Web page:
Wednesday, March 06, 2013

On Mothers in Fiction

For most women, one of the most important and sometimes difficult relationships in their lives is with their mother.

She's the one we first love, on whom we depend, the one who teaches us our first important lessons and the one who makes us the most crazy when we are teens. Even once we are adults, the relationship isn't an easy or straightforward one because as grown up and successful we might become in our lives, we are still that baby she nursed, or that toddler she scolded.

For this reason, I think a lot of authors, especially in genre fiction, avoid exploring mother/daughter relationships. When I first started writing, I remember a workshop or article I read that suggested we find ways to remove parents from our stories. And in young adult fiction, unless the story is about the mother relationship, usually one or both parents are also absent.

Now, I think the reasons aren't just avoidance or laziness... I think the idea in, say, the romance genre, is to remove the heroine's most obvious source of support, with the aim of making her life more difficult. And in YA fiction it's definitely to avoid having a parent solve all the story problems. If a teen has functioning, effective parents at her disposal, why wouldn't she just run to them when problems arise? She'd seem dumb if she didn't, and YA fiction is about the teens driving the stories and solving the problems...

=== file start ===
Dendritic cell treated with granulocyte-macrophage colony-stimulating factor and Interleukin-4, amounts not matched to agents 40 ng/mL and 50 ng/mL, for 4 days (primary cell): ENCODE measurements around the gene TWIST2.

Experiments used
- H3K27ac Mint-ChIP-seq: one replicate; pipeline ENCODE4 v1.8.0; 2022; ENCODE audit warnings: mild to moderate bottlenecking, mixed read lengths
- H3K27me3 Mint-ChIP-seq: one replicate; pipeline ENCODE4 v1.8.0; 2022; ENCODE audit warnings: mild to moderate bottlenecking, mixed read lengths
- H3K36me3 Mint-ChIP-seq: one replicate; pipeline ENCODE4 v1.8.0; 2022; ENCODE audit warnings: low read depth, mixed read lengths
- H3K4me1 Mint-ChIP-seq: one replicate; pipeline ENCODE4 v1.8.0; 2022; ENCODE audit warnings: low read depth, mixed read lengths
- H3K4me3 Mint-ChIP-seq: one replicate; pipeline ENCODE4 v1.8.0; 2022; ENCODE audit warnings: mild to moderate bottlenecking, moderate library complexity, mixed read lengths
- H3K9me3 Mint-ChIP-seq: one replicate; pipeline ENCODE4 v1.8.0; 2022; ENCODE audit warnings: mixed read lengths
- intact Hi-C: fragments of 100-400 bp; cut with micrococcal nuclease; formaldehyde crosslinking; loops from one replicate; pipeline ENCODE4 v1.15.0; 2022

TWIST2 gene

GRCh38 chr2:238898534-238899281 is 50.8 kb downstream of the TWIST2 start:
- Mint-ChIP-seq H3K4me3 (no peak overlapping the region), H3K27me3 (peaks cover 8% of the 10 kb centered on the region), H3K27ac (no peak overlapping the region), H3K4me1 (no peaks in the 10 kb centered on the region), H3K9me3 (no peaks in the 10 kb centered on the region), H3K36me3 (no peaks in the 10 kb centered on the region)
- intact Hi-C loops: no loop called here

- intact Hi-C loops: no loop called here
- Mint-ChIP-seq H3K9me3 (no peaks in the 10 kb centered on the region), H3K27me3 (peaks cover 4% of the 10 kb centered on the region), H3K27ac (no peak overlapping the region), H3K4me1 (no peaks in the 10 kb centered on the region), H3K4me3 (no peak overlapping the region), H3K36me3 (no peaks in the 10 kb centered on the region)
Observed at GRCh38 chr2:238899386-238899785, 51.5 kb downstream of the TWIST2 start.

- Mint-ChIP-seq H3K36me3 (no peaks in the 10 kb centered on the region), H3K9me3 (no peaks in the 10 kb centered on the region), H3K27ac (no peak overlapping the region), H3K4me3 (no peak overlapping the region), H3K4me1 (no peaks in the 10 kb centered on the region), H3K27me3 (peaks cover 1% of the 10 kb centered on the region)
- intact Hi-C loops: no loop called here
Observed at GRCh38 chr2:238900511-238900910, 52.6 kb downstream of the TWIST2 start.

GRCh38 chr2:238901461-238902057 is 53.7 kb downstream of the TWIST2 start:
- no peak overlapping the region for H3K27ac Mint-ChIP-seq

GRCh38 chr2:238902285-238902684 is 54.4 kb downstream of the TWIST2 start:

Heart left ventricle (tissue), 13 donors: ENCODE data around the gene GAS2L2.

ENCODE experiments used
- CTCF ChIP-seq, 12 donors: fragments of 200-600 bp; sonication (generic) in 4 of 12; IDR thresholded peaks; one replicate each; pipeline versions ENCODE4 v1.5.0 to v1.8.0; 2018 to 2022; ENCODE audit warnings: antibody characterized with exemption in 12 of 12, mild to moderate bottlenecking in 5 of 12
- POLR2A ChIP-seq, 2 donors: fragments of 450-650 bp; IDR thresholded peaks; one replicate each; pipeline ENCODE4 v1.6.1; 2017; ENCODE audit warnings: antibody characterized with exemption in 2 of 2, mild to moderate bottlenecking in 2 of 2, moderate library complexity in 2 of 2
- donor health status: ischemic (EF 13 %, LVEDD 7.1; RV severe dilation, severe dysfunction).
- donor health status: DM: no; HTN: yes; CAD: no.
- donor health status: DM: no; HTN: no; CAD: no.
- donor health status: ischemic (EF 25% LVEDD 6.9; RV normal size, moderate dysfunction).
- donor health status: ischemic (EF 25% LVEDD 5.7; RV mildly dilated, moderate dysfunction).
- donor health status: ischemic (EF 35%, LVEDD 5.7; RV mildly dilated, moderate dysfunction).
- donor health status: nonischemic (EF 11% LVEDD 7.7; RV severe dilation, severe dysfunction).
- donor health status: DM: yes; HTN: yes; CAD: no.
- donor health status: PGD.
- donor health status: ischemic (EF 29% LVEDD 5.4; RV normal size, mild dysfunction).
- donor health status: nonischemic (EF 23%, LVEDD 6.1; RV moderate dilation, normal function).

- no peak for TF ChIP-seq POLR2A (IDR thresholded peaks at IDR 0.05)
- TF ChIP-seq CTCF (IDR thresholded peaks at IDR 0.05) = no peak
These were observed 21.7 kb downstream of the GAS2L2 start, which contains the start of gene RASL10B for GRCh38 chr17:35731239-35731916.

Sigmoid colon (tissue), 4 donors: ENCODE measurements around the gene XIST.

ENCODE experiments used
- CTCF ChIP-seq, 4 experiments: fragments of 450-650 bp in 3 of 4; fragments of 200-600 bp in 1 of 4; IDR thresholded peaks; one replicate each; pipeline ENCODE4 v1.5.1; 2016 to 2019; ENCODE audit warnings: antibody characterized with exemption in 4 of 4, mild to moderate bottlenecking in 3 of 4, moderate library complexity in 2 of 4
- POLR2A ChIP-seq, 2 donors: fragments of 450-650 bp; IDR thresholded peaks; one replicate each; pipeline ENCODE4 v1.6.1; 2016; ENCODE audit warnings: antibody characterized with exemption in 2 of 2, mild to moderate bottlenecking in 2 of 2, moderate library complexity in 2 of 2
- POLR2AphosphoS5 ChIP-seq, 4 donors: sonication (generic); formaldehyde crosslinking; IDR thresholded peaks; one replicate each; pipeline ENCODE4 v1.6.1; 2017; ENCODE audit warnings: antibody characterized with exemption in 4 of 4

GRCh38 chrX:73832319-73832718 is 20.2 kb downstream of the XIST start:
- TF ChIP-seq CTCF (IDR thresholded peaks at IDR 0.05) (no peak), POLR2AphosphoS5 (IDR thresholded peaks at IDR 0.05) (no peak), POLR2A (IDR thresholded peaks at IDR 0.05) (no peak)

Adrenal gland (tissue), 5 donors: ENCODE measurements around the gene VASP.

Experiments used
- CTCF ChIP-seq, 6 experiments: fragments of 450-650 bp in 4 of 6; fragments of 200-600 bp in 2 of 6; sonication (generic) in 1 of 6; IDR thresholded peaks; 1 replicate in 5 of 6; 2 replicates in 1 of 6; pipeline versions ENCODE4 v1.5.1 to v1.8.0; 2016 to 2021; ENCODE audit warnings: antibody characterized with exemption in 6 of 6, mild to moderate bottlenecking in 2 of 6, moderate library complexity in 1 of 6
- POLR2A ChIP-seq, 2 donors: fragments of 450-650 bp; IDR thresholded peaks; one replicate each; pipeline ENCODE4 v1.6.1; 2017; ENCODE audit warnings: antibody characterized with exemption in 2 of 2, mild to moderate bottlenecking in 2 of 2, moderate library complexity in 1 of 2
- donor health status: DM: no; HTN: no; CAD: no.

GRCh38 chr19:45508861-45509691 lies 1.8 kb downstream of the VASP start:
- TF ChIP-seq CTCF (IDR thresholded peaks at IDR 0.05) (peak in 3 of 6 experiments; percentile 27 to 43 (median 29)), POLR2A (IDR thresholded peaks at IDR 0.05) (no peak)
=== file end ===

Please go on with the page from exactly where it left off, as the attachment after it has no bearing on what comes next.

BUT... all that said. With competent adults as protagonists, adding a mother to a story can add another dimension, not just of support, but of conflict. But it's difficult conflict to mine for many of us, because it forces us to dig deep into our own relationships with our mothers... It can be painful and show pieces of ourselves some of us would rather keep hidden. :)

And that's why I admire authors, like Eileen, who are willing to explore these complicated relationships as part of their bigger story and/or series. And Melina's ongoing relationship with her mom adds a richness to this fabulous series as well as complications.

How about you?

Readers: Do you like when mother/daughter relationships are included in stories?
Writers: Do you include your protagonists' moms in your books?


Anonymous said...

Such a good point and I know we've discussed it. Mothers generally try and solve their children's problems, or dispense good advice. They are drama killers.


Anonymous said...

Just found you. Havnt read your books. But im looking forward to keeping up with you. . I still mind my mom, better than my kids kind me . Tamibates

Eileen said...

I certainly mind my mother better now than i did as a teenager!

I've had fun writing about the relationship between Melina and her mother and grandmother. I kept thinking about how hard it would be on Melina's mother that her daughter had almost drowned at such an early age while on her watch. If she then found out something more had happened to Melina at that time, how would she feel?

In Dead on Delivery, I was more interested in Melina deciding to trust her mother. In Dead Letter Day, I wanted to think about how her mother would feel. Of course, I then had to deal with it all from Melina's POV. Ah, the joys of 1st person. :-)

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